Mannequins of the world

Mannequins are a mirror of how we would like to be, a glamorous alternative of who we are. In 1964 Adel Rootstein developed the first celebrity mannequin when she sculptured a 14 year old Twiggy. Since then the "ideal glamour woman" has been used as a template, from Lynda Carter to Victoria Beckham, depending on current social preferences.

They also mirror our social times. After World War II mannequins were made with happy smiles as they welcomed the troops home. In the months following 9/11 the mannequins in New York were sombre and draped in red white and blue.


Six months later mannequins had lost their heads or their faces and the windows of New York were without glamour or personality.


It took more than a year before frivolity returned.


The mannequins of Hollywood Boulevard mirror a slightly tawdry, totally unreal sexuality.


Mannequins mirror the cityscape back at us on the windows they hide behind. City reflections take the mannequins out of the window and place them firmly in our world where they are very much alive. Like us.

New York

The city they inhabit is familiar but is seen eerily in reverse.


The city reflections put the mannequin in a time and space, from the skyscrapers of New York, to the grand emporiums of Regent Street London and to the country shop fronts of rural Australia.


Camperdown, Victoria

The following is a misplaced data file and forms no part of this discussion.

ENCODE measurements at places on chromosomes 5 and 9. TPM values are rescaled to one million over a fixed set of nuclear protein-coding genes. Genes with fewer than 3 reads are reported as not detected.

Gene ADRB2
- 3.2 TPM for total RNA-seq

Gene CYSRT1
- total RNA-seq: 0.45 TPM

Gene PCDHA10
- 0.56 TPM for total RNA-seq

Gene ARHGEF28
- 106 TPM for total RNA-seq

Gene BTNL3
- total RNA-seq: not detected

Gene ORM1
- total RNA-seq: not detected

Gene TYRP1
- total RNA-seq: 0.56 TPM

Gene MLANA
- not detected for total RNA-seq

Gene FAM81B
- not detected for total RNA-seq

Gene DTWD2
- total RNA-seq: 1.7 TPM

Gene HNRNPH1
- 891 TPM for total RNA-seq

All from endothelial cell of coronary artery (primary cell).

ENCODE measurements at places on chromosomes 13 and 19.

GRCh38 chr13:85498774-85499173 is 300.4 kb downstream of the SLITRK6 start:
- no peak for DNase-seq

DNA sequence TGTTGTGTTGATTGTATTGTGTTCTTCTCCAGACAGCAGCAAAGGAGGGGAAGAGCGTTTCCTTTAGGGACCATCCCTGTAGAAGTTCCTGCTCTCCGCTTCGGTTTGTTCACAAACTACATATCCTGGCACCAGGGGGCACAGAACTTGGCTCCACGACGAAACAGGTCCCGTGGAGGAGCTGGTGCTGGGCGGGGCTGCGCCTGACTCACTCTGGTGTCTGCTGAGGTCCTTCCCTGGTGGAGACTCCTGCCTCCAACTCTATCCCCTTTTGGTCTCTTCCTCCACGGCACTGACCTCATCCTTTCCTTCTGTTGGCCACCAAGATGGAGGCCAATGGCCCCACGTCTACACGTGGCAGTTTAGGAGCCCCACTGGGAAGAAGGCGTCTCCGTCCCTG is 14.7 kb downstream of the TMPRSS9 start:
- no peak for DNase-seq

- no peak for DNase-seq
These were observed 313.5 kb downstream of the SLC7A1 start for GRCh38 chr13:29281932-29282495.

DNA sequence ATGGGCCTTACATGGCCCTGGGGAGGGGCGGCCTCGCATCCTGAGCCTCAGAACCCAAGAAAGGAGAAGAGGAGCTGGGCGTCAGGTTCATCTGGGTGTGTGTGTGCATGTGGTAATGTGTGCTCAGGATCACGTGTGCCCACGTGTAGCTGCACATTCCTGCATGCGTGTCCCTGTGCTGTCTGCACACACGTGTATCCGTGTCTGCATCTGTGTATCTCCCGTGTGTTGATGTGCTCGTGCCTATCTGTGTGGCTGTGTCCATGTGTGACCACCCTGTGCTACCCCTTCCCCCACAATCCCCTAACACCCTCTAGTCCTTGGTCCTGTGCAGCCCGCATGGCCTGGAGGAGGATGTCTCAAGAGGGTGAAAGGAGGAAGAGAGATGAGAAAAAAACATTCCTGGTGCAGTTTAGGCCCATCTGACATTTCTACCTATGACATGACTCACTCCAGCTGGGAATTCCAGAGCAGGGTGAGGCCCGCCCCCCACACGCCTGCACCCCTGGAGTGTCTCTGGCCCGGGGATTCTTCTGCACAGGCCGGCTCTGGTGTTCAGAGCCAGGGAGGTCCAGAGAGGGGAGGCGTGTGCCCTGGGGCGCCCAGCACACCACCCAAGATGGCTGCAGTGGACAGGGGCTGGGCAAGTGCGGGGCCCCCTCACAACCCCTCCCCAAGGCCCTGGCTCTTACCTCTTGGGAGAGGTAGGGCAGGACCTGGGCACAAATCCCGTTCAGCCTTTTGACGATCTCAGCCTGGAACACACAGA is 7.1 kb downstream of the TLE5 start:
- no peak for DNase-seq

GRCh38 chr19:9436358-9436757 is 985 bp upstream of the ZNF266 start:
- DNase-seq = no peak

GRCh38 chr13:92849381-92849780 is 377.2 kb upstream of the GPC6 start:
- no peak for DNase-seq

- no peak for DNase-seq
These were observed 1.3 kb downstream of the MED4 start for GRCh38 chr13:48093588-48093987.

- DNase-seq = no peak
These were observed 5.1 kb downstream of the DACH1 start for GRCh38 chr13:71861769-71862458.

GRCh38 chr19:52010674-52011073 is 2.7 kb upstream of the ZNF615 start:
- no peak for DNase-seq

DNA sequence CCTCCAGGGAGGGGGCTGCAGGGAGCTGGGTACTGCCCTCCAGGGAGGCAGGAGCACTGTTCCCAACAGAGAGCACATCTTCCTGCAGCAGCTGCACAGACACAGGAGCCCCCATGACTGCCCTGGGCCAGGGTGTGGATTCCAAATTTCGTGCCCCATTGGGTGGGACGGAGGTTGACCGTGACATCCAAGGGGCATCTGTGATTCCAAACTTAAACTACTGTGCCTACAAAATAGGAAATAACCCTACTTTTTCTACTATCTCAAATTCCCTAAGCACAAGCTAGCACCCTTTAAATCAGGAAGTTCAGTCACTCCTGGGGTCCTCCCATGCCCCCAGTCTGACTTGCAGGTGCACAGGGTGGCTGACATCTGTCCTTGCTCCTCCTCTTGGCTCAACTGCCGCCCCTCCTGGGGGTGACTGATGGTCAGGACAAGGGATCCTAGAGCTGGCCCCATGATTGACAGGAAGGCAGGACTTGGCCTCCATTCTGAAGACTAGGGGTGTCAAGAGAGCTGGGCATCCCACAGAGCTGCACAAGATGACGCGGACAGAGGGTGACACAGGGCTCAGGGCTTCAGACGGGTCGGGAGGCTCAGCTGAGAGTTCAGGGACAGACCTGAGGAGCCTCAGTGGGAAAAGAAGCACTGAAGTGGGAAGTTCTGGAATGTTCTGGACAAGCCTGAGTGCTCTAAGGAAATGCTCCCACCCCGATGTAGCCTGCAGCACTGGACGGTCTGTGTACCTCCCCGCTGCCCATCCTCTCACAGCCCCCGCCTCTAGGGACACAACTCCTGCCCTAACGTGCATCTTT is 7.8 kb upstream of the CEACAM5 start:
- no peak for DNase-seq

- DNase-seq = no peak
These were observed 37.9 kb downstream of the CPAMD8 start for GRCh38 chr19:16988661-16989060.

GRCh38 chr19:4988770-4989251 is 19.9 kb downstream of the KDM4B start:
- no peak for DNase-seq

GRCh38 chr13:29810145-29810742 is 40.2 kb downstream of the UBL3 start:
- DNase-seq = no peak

I began shooting mannequins in New York in 1977 and a fascination turned into an obsession and then a profession.



I've travelled the world trying to find mannequins that reflected the local community but I found the opposite. Chanel windows look the same in Tokyo, in Melbourne, in New York and all places in between.



An aside about Chanel: for years they used mannequins based on Erin O'Connor and Ute Lemper, a couple of years ago they changed to a very ugly cheaper mannequin, much to the disgust of stylists.


I couldn't find an Asian mannequin in Shanghai or Hong Kong.

Hong Kong


And now, world chains are rolling out their look throughout the world. Zara, internationally are using an abstract white mannequin that has graphic black elements added to it for a change.


But I noticed last year, so it may have changed by now, in London Zara was still using realistic Rootstein mannequins.



I'd like to thank all stylists and visual merchandisers for dressing your city and making travel for me always exciting.



For a collection of world windows check this out

For more models of the world


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